Facebook, whose stock is trading on public markets for the first time today, has had an incredible rise - from zero to 900 million users in just over eight years. In the fast-changing technology world, though, today's Facebook can quickly become tomorrow's MySpace. Make no mistake: Everyone's favorite social network faces substantial risks. Here are a few.
Missing the Boat on Mobile
Facebook's biggest driver of usage - and revenue - comes from the old, desktop-PC web. But as people start spending more time on mobile devices, and more people get online for the first time only on mobile devices, Facebook could lose its edge. The biggest risk, then, is the rise of a mobile-only or mobile-first social network that steals the attention and hearts of its users.
The good news: For now, Facebook is doing pretty well on mobile devices. It has more than 500 million mobile-active users as of last month; more than half its users. It recently acquired Instagram, a mobile photo-sharing network, previously one of its biggest existing threats. There's also a potential upside: If Facebook were to become a mobile platform - the way Apple's iOS and Google's Android are - it could open doors for many future businesses.
But that's also a big challenge. And right now, Facebook's mobile products aren't exactly great. Facebook's iPhone app, for example, is slow and uninspired. Something better may come along that Facebook can't beat, clone or buy. Meanwhile, Facebook admits in its IPO filing that it does not "currently directly generate any meaningful revenue from the use of Facebook mobile products, and our ability to do so successfully is unproven."
Growing its Business Beyond Advertising
The vast majority of Facebook's revenue - 85% last year - comes from advertising: Those little ads you see on the right side of your Facebook window. It's a decent business, with $1 billion in profit last year, but it's not a killer business. The big question is whether Facebook will be able to build additional revenue streams as big as or bigger. To make a Microsoft analogy, Facebook has its Windows, but can it find its Office?
Google, for what it's worth, hasn't been able to build another business as big as its ad business. But it hasn't needed to yet. And there's a big difference between Google's ads and Facebook's ads, as startup investor and founder Chris Dixon explains in a recent blog post.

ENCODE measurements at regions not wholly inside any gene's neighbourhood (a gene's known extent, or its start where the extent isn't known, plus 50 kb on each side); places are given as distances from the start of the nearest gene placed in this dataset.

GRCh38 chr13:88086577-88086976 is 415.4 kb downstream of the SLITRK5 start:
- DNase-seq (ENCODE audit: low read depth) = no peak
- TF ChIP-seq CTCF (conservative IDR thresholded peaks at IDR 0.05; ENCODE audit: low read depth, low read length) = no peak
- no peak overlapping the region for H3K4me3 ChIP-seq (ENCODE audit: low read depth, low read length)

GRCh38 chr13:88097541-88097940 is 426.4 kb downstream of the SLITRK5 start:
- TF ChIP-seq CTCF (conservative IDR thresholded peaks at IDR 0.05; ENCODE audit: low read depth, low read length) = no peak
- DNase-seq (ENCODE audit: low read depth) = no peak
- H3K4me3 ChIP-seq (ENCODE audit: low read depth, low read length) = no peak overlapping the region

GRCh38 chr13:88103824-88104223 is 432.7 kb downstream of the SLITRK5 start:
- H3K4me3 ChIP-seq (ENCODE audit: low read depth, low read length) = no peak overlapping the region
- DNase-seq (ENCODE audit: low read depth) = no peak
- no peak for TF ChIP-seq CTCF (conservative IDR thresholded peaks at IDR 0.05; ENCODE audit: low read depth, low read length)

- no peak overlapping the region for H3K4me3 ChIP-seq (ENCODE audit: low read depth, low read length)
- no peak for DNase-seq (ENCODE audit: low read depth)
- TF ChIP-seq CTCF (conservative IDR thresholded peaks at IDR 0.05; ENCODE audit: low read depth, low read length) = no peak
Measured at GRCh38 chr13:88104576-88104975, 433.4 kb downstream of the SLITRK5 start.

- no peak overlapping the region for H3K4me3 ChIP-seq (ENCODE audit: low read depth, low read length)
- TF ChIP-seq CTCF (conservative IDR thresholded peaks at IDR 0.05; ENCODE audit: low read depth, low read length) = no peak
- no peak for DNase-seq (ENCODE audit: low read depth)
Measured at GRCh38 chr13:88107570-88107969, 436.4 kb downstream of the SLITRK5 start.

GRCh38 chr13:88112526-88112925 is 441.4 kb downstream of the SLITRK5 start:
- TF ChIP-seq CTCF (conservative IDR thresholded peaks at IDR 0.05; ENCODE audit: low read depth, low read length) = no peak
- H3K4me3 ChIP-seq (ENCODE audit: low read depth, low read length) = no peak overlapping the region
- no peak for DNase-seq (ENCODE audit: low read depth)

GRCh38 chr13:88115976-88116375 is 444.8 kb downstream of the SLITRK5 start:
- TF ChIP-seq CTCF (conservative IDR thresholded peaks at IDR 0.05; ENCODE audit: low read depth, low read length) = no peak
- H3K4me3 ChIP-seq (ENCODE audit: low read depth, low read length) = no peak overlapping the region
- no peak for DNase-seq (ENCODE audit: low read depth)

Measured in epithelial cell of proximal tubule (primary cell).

"The good news for Facebook," he writes, "is there is a lot of room to target ads more effectively and put ads in more places. The bad news is that, if there is one consistent theme in both online and offline advertising, it’s that ads work dramatically better when consumers have purchasing intent. Google makes the vast majority of their revenues when people search for something to buy or hire. They don’t have to stoke demand – they simply harvest it. When people use Facebook, they are generally socializing with friends."
Will Facebook figure out how to put its ads near a service where people have more purchasing intent? A social search engine, for example? Or will Facebook's payments business - 15% of its sales last year - grow to become bigger than its ad business? It will probably be years before those questions find answers.
Losing its Leadership and Recruiting Edge
Facebook has already weathered significant staff turnover: Many early employees, already rich from the company's success, have left to do other things, such as starting their own companies or becoming professional investors. Facebook has, for the most part, been able to recruit good replacements. With Mark Zuckerberg at the helm and COO Sheryl Sandberg as deputy, Facebook has seemed stable for years.
But Sandberg is about to become a billionaire. Many other employees will become millionaires. And the recruiting lure of pre-IPO shares is gone. Will Facebook be able to keep its leaders and continue recruiting the brightest engineers at reasonable prices? Or will it gradually lose out to competitors?
All the Small Things
Those are three big risks for Facebook. But in its IPO filing, it lists many others, some large, some small. These include: Failing to keep or attract new users; failing to introduce new, improved or popular products; potential for concerns over privacy, safety or security; technical problems (a big challenge for MySpace and Friendster that helped Facebook leapfrog both); and loss of advertisers.
In general, things seem to be going well for Facebook, so it's not as though users, fans, employees or investors should be particularly worried. But it's important to keep an eye on the risks and the competition. In this industry, for a site that has grown as fast as Facebook has by blowing past competitors, it's important to bear in mind that what goes up can easily come down.